Every new business and homeowner means the formation of new capital that benefits the entire community. The challenge we will face as we grow, is to avoid the influence of the dominant and inherently extractive capitalist structure on our operations. Our charge is to stay focused on honoring the traditional kinship, family, and clan relations that Native people continue to recognize, and with that the obligations we have to each other’s well-being ahead of our individual self-interests.
Jen: How do you address racial justice, income inequality, and/or gender justice through your products and services?
Dave: NCC’s mere existence and work to address the lack of access to credit, capital and financial services in tribal communities, is an effort to challenge the dominant transactional financial model, which demands that banks overlook or actively avoid serving tribes. We are leading the effort to achieve racial justice and affect income inequality in tribal communities with our products and services developed and delivered via active, consistent and meaningful engagement with tribal governments and individual tribal members.
We work with our clients in settings that are formal and informal, sometimes in community event settings, often in tribal courts where we negotiate how to best serve and adjudicate the needs of our shared constituents.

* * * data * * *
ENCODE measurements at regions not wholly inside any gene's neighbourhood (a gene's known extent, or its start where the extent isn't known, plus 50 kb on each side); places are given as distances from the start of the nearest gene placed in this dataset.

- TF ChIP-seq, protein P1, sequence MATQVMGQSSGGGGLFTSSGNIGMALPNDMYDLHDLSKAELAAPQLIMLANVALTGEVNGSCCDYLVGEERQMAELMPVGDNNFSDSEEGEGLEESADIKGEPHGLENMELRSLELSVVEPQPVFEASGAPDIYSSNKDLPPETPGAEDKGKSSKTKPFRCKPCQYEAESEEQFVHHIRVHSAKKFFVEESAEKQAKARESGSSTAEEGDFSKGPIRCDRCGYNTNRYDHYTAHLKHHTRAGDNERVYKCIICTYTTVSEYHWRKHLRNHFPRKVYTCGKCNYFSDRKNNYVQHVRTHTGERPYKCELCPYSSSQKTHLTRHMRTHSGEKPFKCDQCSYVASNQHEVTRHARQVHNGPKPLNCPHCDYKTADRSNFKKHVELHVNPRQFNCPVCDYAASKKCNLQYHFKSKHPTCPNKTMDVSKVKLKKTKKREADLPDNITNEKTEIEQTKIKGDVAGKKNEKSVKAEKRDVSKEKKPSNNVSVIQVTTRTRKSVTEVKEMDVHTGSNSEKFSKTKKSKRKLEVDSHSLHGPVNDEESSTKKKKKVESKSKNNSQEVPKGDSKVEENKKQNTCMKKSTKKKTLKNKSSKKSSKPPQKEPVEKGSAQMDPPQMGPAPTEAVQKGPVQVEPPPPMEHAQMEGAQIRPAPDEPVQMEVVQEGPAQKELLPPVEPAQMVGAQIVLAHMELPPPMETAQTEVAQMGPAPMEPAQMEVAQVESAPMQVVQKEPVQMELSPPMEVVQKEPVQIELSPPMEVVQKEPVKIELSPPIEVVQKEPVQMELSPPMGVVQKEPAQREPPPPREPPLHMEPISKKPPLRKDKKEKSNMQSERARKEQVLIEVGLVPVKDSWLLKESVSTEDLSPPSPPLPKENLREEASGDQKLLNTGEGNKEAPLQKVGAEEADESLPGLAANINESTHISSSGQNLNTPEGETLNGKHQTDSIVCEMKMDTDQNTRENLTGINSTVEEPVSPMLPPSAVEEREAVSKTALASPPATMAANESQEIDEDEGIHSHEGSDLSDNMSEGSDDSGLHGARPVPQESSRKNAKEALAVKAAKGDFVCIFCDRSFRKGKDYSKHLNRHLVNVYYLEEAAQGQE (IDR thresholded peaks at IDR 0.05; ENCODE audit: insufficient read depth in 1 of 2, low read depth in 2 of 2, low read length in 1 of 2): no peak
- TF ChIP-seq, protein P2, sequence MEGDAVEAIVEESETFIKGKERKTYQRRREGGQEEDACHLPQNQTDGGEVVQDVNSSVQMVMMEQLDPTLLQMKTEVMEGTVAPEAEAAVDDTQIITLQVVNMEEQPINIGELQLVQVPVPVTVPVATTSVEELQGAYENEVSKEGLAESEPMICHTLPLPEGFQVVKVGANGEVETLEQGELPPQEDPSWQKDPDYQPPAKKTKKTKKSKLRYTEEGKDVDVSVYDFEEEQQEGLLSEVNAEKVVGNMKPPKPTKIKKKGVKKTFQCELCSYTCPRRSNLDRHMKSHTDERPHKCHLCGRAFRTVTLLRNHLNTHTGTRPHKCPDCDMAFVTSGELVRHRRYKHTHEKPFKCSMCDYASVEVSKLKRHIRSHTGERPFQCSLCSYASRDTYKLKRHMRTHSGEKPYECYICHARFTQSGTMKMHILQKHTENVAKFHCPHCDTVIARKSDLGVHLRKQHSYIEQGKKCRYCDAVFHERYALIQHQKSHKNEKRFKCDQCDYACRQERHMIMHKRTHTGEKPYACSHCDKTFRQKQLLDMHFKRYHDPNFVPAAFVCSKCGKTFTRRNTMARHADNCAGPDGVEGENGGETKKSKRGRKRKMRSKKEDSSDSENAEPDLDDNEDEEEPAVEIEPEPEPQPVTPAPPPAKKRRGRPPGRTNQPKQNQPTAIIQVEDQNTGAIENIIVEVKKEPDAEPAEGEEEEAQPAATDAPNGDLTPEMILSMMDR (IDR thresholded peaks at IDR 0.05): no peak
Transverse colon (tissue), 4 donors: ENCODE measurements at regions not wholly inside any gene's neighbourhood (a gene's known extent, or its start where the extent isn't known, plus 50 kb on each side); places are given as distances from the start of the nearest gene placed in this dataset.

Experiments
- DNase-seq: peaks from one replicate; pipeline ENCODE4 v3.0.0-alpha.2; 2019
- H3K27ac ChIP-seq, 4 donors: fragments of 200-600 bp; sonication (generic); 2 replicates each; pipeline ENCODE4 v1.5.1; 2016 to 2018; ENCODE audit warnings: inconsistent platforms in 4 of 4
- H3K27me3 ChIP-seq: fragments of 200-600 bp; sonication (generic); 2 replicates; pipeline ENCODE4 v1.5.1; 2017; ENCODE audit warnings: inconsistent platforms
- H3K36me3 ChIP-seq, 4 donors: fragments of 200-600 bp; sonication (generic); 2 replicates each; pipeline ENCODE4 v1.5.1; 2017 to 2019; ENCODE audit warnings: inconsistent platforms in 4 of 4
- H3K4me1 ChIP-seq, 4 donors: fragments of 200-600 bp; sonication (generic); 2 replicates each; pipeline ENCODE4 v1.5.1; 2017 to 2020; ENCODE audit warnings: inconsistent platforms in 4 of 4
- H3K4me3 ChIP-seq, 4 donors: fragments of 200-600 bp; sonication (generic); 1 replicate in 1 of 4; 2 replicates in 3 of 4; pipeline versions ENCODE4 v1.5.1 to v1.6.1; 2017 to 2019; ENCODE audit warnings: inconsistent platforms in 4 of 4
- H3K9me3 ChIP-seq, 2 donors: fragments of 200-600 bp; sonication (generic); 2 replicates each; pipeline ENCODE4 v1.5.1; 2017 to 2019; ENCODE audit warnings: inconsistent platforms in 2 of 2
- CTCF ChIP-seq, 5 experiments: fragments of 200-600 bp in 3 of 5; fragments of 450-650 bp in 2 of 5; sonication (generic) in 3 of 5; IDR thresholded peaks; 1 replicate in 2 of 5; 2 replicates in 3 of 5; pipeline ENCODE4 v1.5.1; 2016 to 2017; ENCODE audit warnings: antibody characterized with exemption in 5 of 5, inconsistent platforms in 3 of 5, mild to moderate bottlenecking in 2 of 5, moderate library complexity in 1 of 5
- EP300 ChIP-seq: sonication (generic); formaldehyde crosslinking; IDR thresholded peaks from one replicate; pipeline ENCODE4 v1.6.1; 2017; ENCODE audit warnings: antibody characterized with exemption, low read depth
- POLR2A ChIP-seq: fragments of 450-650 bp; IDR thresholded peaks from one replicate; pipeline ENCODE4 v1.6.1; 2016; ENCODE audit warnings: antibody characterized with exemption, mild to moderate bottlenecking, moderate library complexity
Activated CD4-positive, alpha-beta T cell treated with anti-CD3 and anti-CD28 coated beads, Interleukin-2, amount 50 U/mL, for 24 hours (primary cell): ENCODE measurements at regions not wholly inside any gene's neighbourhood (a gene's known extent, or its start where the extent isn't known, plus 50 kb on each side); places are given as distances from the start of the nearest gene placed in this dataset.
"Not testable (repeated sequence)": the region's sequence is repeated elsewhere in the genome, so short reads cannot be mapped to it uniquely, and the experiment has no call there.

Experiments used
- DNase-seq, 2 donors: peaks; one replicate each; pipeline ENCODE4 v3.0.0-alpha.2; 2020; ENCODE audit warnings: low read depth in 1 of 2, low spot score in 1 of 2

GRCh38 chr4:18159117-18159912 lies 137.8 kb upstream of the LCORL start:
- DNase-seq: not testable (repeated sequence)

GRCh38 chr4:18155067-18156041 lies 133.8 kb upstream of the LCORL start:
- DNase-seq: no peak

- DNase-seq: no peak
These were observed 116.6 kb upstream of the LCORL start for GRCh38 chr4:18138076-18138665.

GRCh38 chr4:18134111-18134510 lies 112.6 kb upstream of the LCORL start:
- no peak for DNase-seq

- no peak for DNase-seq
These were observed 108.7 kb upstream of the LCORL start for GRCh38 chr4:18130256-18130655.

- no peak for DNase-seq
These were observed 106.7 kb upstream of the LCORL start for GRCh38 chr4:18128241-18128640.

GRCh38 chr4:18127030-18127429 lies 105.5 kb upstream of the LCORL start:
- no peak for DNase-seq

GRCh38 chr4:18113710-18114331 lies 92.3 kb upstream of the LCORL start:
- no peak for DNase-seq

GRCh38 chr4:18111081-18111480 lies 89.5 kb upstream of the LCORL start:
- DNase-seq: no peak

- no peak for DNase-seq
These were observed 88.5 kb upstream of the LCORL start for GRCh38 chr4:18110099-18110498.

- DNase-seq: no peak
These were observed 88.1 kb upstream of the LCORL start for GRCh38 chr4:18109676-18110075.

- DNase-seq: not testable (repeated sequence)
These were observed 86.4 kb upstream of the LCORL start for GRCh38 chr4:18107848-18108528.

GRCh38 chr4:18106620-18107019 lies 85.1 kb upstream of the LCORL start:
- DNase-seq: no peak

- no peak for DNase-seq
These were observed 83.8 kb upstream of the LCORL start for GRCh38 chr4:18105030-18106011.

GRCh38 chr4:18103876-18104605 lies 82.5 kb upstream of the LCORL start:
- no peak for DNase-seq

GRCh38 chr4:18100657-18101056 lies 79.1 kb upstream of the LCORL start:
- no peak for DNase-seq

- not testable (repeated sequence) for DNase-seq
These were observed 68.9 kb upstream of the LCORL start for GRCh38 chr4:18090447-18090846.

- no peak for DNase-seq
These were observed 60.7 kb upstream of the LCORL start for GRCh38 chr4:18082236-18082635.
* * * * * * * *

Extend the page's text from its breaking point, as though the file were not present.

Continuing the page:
Jen: What does a foundation or investor need to understand in order to invest in transformational businesses?
Dave: Our “concessionary-based” return comes from level-setting the risk and return between borrowers and investors — based on need rather than “how things have always been done.” Addressing social and economic justice falls short when only structural barriers are affected. The structural barriers flow from the darker tendencies of our hearts and minds. Although we can hold competing truths in tension, we must own what is ours to do, to positively affect those darker tendencies within ourselves and our ingroups. Our work challenges the conventional notion that our communities are worth less consideration and investment, and provides a bridge to span the economic divide, so prevalent between Indian Country and the dominant economy.